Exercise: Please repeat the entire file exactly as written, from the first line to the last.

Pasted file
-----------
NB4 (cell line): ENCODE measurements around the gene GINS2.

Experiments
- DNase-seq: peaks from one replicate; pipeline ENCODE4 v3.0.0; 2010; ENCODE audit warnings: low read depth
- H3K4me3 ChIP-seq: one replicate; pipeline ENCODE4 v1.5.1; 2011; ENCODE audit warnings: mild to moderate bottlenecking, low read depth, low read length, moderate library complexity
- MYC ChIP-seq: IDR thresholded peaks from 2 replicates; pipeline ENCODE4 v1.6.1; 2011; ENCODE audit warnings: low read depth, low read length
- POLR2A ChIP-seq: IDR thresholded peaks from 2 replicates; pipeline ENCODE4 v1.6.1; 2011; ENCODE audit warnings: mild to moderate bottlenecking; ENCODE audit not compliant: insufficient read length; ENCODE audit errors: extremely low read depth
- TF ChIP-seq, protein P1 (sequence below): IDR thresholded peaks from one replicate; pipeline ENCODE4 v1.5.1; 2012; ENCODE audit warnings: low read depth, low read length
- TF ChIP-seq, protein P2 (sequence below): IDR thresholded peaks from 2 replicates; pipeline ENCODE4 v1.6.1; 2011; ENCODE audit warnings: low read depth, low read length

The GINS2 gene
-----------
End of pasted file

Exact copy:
NB4 (cell line): ENCODE measurements around the gene GINS2.

Experiments
- DNase-seq: peaks from one replicate; pipeline ENCODE4 v3.0.0; 2010; ENCODE audit warnings: low read depth
- H3K4me3 ChIP-seq: one replicate; pipeline ENCODE4 v1.5.1; 2011; ENCODE audit warnings: mild to moderate bottlenecking, low read depth, low read length, moderate library complexity
- MYC ChIP-seq: IDR thresholded peaks from 2 replicates; pipeline ENCODE4 v1.6.1; 2011; ENCODE audit warnings: low read depth, low read length
- POLR2A ChIP-seq: IDR thresholded peaks from 2 replicates; pipeline ENCODE4 v1.6.1; 2011; ENCODE audit warnings: mild to moderate bottlenecking; ENCODE audit not compliant: insufficient read length; ENCODE audit errors: extremely low read depth
- TF ChIP-seq, protein P1 (sequence below): IDR thresholded peaks from one replicate; pipeline ENCODE4 v1.5.1; 2012; ENCODE audit warnings: low read depth, low read length
- TF ChIP-seq, protein P2 (sequence below): IDR thresholded peaks from 2 replicates; pipeline ENCODE4 v1.6.1; 2011; ENCODE audit warnings: low read depth, low read length

The GINS2 gene